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Wattle You Know? The Free Fencing, Construction and Erosion Control Method Your Ancestors Never Told You About

Chances are good that you have never heard the term wattle, but if you are a naturalist, a would-be homesteader or you just like finding ways to improve your property without spending a lot of money doing it, you owe it to yourself to read on.


Merriam-Webster defines wattle as “a fabrication of poles interwoven with slender branches” and refers to its former use as a building material. The fact that it is not in more common use today explains why wattle fencing is not more widely known, but among survivalists and homesteaders, the wattle process is alive and well.

Another term that is closely connected to the centuries-old use of wattle is hurdle. While you no doubt immediately conjure images of an Olympic runner, in this case a hurdle is a fence panel that was traditionally crafted from willow or hazel and used to corral livestock. Wattle refers not only to the process (as defined above) but also to the material used in the process.

Because there are so many applications and variations of wattle use, I’ll be writing about this across several blog posts. In this post I show how I am using wattle fencing and edging to control erosion.

Using Wattle to Control Erosion

I’ve mentioned before that the property is situated on a strong slope and as a result there have been decades of erosion issues. I made a short video last spring showing one of the methods we are using to solve the erosion problem, but because of the extent of the problem and the different areas and microclimates involved, we needed additional options. Enter wattling.

There are plenty of vines, small trees and felled limbs here, not to mention the particularly annoying and aggressively invasive Chinese privet.  All of these are perfectly well-suited for use in wattle fencing and edging. In this photo above, you see the first stages of one side of a small wattle fence panel that I am building along the driveway to deal with a severe water runoff issue.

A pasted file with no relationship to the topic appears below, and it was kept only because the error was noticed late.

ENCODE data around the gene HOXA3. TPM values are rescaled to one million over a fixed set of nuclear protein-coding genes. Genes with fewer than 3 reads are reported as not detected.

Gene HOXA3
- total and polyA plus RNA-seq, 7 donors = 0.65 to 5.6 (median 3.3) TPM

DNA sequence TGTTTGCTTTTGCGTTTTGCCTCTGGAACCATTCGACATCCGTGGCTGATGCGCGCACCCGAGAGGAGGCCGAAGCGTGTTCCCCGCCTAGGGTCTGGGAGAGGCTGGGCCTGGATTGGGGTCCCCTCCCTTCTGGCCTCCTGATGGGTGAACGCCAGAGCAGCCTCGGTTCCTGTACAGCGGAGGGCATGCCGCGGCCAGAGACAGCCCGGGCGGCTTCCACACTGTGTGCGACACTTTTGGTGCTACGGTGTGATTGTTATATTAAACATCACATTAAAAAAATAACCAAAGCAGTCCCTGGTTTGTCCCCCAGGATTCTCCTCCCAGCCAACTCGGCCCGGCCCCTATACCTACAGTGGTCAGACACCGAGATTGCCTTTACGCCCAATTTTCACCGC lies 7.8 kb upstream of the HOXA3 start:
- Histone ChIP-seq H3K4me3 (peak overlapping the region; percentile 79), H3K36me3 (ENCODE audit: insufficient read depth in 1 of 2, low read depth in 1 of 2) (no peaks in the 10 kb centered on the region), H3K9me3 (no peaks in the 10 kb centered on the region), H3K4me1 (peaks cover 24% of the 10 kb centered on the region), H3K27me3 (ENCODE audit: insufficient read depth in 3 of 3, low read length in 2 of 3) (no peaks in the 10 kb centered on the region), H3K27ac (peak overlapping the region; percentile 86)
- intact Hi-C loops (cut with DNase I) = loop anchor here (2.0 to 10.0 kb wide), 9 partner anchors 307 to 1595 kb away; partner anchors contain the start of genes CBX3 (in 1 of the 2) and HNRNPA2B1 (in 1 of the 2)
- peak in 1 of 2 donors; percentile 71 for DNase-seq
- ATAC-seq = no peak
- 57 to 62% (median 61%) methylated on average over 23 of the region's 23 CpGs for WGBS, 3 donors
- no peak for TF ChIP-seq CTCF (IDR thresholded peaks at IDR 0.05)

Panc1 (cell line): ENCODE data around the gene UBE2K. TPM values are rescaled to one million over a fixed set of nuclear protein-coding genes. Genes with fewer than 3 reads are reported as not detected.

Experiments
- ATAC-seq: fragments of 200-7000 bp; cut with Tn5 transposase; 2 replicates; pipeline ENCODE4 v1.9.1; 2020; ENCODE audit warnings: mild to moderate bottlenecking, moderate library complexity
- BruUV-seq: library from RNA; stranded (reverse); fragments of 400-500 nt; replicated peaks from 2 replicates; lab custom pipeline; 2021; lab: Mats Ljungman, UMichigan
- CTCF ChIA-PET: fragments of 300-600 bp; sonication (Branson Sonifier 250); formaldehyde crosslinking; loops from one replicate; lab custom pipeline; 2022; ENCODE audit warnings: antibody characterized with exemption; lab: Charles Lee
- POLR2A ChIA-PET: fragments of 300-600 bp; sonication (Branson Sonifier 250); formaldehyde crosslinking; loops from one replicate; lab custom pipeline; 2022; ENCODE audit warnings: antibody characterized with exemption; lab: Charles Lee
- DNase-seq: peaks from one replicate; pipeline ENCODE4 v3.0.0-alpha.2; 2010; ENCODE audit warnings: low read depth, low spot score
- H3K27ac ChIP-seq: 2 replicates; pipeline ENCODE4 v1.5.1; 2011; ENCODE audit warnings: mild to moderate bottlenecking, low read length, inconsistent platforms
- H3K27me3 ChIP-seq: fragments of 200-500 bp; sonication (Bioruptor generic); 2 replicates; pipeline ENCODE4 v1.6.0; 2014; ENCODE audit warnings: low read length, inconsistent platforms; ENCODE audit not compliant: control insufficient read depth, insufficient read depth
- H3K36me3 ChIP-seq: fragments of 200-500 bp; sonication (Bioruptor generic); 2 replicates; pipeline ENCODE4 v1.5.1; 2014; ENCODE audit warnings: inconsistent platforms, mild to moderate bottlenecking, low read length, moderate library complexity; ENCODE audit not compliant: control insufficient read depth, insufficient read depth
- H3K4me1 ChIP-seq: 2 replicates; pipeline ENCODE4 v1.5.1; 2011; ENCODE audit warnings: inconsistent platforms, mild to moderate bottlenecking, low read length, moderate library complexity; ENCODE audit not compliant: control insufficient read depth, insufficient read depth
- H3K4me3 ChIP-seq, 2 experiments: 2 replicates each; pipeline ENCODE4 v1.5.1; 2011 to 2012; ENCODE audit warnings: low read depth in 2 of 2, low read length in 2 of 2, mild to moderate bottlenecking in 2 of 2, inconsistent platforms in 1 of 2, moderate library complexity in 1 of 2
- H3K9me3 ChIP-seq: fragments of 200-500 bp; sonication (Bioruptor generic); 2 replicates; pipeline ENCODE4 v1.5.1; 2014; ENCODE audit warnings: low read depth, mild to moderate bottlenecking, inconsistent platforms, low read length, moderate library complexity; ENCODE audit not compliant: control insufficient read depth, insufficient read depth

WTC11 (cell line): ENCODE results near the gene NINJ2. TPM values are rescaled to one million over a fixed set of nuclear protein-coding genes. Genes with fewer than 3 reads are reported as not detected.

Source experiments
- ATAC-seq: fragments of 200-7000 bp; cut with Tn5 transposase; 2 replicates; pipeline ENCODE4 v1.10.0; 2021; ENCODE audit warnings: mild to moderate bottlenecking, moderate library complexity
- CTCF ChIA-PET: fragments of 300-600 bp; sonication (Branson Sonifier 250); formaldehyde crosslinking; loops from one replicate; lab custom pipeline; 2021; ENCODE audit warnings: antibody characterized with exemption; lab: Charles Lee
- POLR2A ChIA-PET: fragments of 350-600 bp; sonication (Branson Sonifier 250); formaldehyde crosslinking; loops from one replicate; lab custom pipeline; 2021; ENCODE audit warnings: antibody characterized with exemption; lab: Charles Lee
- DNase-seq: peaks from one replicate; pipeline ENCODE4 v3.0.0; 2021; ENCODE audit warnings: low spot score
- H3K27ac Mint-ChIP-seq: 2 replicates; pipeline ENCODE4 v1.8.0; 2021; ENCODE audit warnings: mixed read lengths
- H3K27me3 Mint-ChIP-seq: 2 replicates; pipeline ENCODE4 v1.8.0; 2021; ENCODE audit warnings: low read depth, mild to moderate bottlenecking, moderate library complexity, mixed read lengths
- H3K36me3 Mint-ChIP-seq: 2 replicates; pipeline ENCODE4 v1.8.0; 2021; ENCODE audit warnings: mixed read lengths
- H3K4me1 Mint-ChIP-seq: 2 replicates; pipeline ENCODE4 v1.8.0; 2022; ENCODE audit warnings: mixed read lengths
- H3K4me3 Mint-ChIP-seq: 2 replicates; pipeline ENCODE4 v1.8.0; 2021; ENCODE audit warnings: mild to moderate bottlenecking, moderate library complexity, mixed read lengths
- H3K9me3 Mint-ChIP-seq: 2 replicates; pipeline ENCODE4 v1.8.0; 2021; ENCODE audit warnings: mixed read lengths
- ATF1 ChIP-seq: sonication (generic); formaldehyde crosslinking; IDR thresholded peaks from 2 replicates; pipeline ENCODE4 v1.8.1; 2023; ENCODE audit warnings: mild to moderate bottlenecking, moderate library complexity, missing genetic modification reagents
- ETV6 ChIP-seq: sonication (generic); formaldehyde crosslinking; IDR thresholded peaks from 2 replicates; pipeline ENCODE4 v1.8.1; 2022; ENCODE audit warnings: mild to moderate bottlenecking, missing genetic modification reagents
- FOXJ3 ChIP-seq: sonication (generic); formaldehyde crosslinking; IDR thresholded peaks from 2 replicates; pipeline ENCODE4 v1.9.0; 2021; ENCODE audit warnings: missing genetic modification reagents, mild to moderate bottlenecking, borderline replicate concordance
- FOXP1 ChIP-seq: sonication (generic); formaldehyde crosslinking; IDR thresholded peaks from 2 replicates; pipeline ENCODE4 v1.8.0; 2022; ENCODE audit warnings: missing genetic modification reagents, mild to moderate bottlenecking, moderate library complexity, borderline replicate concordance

To give you a better idea of scale, the posts that you see are only 18 inches high, and the entire segment measures about 3 feet wide. I use invasive vines and  flexible saplings to  weave through the posts to create a natural silt and debris fence.  This is one small example of how wattling works for erosion control.


This photo shows the same waddling as above from the other side. Here you can see the severe water runoff crossing the driveway and into a drainage ditch beyond. The overall plan is to incorporate several wattle gates along the runoff course to break the hard flow of the water as well as to act as a natural silt fence. In the higher wattles, I will incorporate vine and smaller flexible branches to make a finer weave and stop more silt. In addition, this entire side of driveway will have wattle edging for both aesthetic and practical purposes.

In the photo below you see another section of wattling. This time we are on the other side of the driveway and I am building a protective surround for the opening to the runoff ditch. The neighbor had it lined with rock so it looks nice, but I want to make it look more natural with plants that will make use of the wet environment. Here the posts that have been driven in the ground on a slight curve beginning at the driveway and moving out toward an oleander shrub. There will be another similarly curved section on the other side of the ditch as well, allowing for added protection for this unique microclimate.


I will share more about wattle soon, including my first attempt at constructing wattle hurdles as fence panels the way our ancestors did.

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